Intuitiveness - Never make users think. They would not want to learn a whole new set of rules for the courseware itself. It’s better to have clear instruction prompts or label on buttons so that the users will not be confused while navigating through the courseware. For the screen layout, try to consider the nature of human being.
When someone looks at a screen, their eyes tend to fall on the upper left portion and then read in the direction as shown in arrow 1. It is good to have the title area, followed by the content. In nature, we read from the left to right so it seems natural to place ‘Next’ and ‘Back’ buttons at the bottom right like how we flip the pages in a book.
Whenever the user wants to go to other pages such as the ‘Menu’ or ‘Home’, they would look towards the direction as shown in arrows 2. That indicates that you are able to put other navigation buttons at the top right or bottom left of the page.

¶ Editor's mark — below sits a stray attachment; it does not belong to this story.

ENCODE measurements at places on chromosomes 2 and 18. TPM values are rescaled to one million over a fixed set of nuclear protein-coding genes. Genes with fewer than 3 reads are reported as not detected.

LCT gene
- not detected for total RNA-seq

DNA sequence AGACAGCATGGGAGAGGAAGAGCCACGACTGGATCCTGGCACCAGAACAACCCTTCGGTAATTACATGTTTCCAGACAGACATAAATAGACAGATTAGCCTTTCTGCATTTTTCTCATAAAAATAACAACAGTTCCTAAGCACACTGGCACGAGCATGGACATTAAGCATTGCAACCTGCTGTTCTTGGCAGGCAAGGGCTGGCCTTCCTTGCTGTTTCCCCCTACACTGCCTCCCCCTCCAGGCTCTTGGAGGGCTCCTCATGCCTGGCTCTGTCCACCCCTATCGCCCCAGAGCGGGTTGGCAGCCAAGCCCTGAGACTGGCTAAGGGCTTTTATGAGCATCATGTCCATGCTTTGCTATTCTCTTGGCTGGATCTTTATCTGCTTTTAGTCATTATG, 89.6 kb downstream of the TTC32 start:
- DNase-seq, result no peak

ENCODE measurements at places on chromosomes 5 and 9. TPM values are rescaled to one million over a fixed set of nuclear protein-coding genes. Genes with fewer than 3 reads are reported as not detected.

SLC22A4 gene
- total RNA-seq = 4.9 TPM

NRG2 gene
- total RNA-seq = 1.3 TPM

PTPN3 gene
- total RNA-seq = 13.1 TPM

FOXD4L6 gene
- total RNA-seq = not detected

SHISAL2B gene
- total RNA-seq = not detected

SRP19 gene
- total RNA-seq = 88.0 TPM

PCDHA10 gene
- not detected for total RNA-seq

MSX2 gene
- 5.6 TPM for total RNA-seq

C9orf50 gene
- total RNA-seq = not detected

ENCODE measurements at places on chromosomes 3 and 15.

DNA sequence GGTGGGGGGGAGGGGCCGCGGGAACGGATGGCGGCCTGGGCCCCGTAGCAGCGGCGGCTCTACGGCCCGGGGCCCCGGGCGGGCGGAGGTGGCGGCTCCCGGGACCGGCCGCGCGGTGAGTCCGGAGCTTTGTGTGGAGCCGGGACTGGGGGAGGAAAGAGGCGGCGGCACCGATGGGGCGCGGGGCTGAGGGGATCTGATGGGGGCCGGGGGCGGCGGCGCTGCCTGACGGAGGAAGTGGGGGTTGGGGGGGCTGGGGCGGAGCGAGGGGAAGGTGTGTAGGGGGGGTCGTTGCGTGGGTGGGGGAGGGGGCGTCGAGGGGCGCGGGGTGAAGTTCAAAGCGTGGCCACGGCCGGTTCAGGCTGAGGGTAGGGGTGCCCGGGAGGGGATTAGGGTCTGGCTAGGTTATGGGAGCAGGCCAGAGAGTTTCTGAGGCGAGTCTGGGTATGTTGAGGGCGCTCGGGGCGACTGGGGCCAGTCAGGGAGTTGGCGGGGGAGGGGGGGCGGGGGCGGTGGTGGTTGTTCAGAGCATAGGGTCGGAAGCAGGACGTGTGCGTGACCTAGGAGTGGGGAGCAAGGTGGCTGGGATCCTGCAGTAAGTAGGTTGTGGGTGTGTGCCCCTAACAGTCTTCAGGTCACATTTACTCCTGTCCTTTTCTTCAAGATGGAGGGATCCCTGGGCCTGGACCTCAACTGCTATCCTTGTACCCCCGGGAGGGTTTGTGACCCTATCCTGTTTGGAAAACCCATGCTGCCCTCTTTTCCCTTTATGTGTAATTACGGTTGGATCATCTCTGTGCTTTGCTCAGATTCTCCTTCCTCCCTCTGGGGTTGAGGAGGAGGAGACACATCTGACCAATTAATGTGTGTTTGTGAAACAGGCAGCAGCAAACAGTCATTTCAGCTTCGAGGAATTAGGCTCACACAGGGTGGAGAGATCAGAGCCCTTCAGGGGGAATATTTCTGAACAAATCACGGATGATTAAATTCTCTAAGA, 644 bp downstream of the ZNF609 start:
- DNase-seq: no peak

No matter what the purpose of the design is, we always need to consider the target audiences’ perspective. It is important to have a good user interface design that will help improve the usability and learnability of an eLearning courseware.
We hope that in this edition, you have gained some insights on the techniques to guide your learner’s attention, coming up with a presentable eLearning content with Articulate and pointers to make a good user interface for any eLearning courseware.
More of these will be shared with you in the upcoming months ahead. Do feel free to come back for more articles on how you can create efficient eLearning courseware and improve your designing skills.